Physical Exam Key Points

1. General assessment and vital signs. Assess responsiveness and obtain vital signs.

a. Respiratory rate. Fast rate can indicate a toxic or metabolic abnormality. Slow rate is often an ominous sign that is suggestive of impending respiratory arrest, a toxin, or intracranial hypertension. Assess oxygenation by pulse oximetry.

b. Heart rate and rhythm. Is heart rate absent or is a collapse rhythm present? Identify asystole, pulseless electrical activity, ventricular fibrillation, and pulseless ventricular tachycardia. Is rate slow (sinus bradycardia, complete heart block) or rapid (sinus tachycardia, supraventricular tachycardia, or ventricular tachycardia)? Evaluate rate and rhythm, and listen for murmurs suggestive of congenital heart defect or acquired heart disease.

c. BP. Is BP high (intracranial hypertension, toxin, or hypertensive emergency) or low (decompensated shock)?

d. Temperature. High or low temperature suggests an infection or toxin. Hypothermia may be indicative of the environment.

2. CNS. Low Glasgow Coma Scale score may indicate head injury. Examine head and fontanelle; bulging fontanelle can occur with intracranial hypertension or meningitis, whereas sunken fontanelle indicates hypovolemia and dehydration. Look for boggy swelling, palpable fracture, or other signs of trauma. Note presence of a ventricular shunt.

3. Eyes. Examine for signs of trauma (raccoon's eyes) or hypovolemia and dehydration (sunken). Assess pupil size and reaction. Pupillary size can give clues to the presence of a toxin. Depressed or absent reaction may indicate structural CNS lesion, herniation or impending herniation, or cardiopulmonary arrest. Asymmetry can indicate structural CNS lesion. Papilledema of the optic disk may occur with intracranial hypertension; however, absence of papilledema does not rule it out. Hemorrhages of the disk suggest intracranial injury.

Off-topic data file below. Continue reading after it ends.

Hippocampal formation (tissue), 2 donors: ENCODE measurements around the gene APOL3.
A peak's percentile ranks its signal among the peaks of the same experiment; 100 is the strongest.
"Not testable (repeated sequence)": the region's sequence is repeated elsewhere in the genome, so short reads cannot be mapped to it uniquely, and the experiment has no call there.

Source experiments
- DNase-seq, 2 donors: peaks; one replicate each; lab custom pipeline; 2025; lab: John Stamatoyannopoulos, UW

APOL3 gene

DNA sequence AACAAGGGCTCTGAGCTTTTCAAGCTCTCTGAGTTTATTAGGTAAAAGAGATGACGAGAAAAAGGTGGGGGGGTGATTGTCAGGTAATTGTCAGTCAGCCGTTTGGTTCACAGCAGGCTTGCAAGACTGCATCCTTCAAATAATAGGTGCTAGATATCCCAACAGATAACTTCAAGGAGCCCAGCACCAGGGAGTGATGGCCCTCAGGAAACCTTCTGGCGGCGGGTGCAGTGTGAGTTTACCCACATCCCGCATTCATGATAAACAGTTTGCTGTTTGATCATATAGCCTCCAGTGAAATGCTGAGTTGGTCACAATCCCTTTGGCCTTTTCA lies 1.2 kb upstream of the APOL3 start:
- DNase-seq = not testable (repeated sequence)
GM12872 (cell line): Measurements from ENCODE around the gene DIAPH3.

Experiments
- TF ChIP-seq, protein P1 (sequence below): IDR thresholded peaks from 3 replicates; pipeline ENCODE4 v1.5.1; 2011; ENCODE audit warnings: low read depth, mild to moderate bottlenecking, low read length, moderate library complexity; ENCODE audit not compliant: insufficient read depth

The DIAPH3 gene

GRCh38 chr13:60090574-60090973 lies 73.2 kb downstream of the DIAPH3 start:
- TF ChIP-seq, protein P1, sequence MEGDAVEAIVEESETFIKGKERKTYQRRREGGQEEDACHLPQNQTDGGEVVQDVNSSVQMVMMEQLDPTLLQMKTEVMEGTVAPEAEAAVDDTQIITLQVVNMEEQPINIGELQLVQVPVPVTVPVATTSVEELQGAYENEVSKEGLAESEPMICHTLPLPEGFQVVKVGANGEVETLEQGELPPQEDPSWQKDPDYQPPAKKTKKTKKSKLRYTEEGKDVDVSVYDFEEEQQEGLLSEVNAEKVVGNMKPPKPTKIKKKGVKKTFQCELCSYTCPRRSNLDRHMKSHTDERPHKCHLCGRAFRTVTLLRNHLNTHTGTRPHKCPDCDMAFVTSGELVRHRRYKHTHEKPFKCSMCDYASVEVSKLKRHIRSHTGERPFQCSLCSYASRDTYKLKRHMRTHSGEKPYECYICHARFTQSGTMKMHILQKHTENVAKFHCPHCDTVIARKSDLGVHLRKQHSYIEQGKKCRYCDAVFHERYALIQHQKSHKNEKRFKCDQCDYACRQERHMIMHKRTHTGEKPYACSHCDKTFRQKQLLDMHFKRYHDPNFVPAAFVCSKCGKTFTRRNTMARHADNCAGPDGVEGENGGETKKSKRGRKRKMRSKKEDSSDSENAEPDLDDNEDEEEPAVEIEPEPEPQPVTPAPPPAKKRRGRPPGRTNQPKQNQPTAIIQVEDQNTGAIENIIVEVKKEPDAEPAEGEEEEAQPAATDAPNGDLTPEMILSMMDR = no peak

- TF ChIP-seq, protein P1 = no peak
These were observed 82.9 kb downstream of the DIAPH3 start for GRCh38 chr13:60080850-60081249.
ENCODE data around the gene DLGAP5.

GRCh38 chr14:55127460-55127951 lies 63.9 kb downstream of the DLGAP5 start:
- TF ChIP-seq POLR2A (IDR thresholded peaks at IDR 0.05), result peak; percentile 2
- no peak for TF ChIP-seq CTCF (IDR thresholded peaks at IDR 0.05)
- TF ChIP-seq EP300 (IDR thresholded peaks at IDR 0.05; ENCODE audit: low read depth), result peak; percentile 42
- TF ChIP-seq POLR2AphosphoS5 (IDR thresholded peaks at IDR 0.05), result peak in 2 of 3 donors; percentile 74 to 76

4. Neck and trachea. Palpate for injury to the cervical spine or tracheal deviation. Look for venous distention that may indicate tension pneumothorax.

5. Thorax. Observe for old surgical scars or signs of rib fractures.

6. Lungs. Auscultate lungs and assess effectiveness of ventilation. Listen for decreased breath sounds (consolidation, pneumonia, pleural effusion, or pneumothorax), rales (pneumonia, bronchiolitis, or pulmonary edema), and wheezing (asthma, bronchiolitis, foreign body aspiration, pulmonary edema), which are suggestive of lower airway disease, or stridor (foreign body, croup, tracheitis, epiglottitis, retropharyngeal abscess), suggestive of upper airway disease.

7. Abdomen. Palpate for signs of injury, tenderness, and hepatomegaly.

8. Skin and extremities. Look for any signs of injury or bruising, perfusion, and rash.

Blood Pressure Health

Blood Pressure Health

Your heart pumps blood throughout your body using a network of tubing called arteries and capillaries which return the blood back to your heart via your veins. Blood pressure is the force of the blood pushing against the walls of your arteries as your heart beats.Learn more...

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